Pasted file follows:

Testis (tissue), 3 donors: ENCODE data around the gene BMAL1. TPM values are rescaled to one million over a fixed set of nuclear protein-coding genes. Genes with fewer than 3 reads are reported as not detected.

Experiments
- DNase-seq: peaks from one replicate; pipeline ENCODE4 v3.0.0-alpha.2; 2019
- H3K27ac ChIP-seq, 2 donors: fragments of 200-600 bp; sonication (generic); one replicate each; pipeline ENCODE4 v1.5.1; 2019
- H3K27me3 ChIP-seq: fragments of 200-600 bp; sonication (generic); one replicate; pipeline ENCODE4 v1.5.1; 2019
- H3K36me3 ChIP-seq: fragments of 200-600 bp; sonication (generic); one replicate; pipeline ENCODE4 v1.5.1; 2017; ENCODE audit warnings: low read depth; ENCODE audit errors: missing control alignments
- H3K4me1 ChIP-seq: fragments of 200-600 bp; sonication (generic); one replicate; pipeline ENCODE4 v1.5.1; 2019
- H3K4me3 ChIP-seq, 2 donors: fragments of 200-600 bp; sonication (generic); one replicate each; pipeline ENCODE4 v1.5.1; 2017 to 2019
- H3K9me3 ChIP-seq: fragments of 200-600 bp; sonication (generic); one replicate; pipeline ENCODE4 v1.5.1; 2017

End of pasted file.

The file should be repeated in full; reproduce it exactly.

Testis (tissue), 3 donors: ENCODE data around the gene BMAL1. TPM values are rescaled to one million over a fixed set of nuclear protein-coding genes. Genes with fewer than 3 reads are reported as not detected.

Experiments
- DNase-seq: peaks from one replicate; pipeline ENCODE4 v3.0.0-alpha.2; 2019
- H3K27ac ChIP-seq, 2 donors: fragments of 200-600 bp; sonication (generic); one replicate each; pipeline ENCODE4 v1.5.1; 2019
- H3K27me3 ChIP-seq: fragments of 200-600 bp; sonication (generic); one replicate; pipeline ENCODE4 v1.5.1; 2019
- H3K36me3 ChIP-seq: fragments of 200-600 bp; sonication (generic); one replicate; pipeline ENCODE4 v1.5.1; 2017; ENCODE audit warnings: low read depth; ENCODE audit errors: missing control alignments
- H3K4me1 ChIP-seq: fragments of 200-600 bp; sonication (generic); one replicate; pipeline ENCODE4 v1.5.1; 2019
- H3K4me3 ChIP-seq, 2 donors: fragments of 200-600 bp; sonication (generic); one replicate each; pipeline ENCODE4 v1.5.1; 2017 to 2019
- H3K9me3 ChIP-seq: fragments of 200-600 bp; sonication (generic); one replicate; pipeline ENCODE4 v1.5.1; 2017